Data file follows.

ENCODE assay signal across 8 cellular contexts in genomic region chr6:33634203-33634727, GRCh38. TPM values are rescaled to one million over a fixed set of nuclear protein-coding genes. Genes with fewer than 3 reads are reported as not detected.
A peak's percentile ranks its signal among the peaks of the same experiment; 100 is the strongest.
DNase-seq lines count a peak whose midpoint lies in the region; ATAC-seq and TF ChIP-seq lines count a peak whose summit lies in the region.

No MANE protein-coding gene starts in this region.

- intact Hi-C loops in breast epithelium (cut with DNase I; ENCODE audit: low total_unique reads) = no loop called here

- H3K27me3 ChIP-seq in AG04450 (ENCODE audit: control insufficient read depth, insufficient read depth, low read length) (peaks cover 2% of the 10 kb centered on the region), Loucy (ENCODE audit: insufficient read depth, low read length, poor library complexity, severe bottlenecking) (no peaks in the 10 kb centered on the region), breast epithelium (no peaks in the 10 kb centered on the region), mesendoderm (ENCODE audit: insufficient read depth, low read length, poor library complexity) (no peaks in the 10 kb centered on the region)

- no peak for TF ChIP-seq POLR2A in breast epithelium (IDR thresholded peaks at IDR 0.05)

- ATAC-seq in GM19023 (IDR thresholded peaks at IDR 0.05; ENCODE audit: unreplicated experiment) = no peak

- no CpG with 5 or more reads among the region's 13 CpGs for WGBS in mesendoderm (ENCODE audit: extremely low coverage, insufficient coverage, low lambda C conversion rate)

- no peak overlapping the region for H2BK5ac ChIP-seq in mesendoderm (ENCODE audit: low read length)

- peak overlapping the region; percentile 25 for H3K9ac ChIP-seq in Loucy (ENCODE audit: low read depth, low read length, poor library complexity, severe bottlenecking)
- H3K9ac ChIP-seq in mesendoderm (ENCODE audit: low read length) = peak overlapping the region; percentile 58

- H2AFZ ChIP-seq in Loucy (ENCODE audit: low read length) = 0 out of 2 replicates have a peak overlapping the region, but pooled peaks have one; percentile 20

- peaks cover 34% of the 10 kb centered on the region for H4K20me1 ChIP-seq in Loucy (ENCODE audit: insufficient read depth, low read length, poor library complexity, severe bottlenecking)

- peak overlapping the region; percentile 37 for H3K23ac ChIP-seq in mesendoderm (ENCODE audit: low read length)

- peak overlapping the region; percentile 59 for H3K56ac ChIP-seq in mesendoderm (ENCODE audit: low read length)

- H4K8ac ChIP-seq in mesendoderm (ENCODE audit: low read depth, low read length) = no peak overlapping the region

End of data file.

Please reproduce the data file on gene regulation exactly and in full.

ENCODE assay signal across 8 cellular contexts in genomic region chr6:33634203-33634727, GRCh38. TPM values are rescaled to one million over a fixed set of nuclear protein-coding genes. Genes with fewer than 3 reads are reported as not detected.
A peak's percentile ranks its signal among the peaks of the same experiment; 100 is the strongest.
DNase-seq lines count a peak whose midpoint lies in the region; ATAC-seq and TF ChIP-seq lines count a peak whose summit lies in the region.

No MANE protein-coding gene starts in this region.

- intact Hi-C loops in breast epithelium (cut with DNase I; ENCODE audit: low total_unique reads) = no loop called here

- H3K27me3 ChIP-seq in AG04450 (ENCODE audit: control insufficient read depth, insufficient read depth, low read length) (peaks cover 2% of the 10 kb centered on the region), Loucy (ENCODE audit: insufficient read depth, low read length, poor library complexity, severe bottlenecking) (no peaks in the 10 kb centered on the region), breast epithelium (no peaks in the 10 kb centered on the region), mesendoderm (ENCODE audit: insufficient read depth, low read length, poor library complexity) (no peaks in the 10 kb centered on the region)

- no peak for TF ChIP-seq POLR2A in breast epithelium (IDR thresholded peaks at IDR 0.05)

- ATAC-seq in GM19023 (IDR thresholded peaks at IDR 0.05; ENCODE audit: unreplicated experiment) = no peak

- no CpG with 5 or more reads among the region's 13 CpGs for WGBS in mesendoderm (ENCODE audit: extremely low coverage, insufficient coverage, low lambda C conversion rate)

- no peak overlapping the region for H2BK5ac ChIP-seq in mesendoderm (ENCODE audit: low read length)

- peak overlapping the region; percentile 25 for H3K9ac ChIP-seq in Loucy (ENCODE audit: low read depth, low read length, poor library complexity, severe bottlenecking)
- H3K9ac ChIP-seq in mesendoderm (ENCODE audit: low read length) = peak overlapping the region; percentile 58

- H2AFZ ChIP-seq in Loucy (ENCODE audit: low read length) = 0 out of 2 replicates have a peak overlapping the region, but pooled peaks have one; percentile 20

- peaks cover 34% of the 10 kb centered on the region for H4K20me1 ChIP-seq in Loucy (ENCODE audit: insufficient read depth, low read length, poor library complexity, severe bottlenecking)

- peak overlapping the region; percentile 37 for H3K23ac ChIP-seq in mesendoderm (ENCODE audit: low read length)

- peak overlapping the region; percentile 59 for H3K56ac ChIP-seq in mesendoderm (ENCODE audit: low read length)

- H4K8ac ChIP-seq in mesendoderm (ENCODE audit: low read depth, low read length) = no peak overlapping the region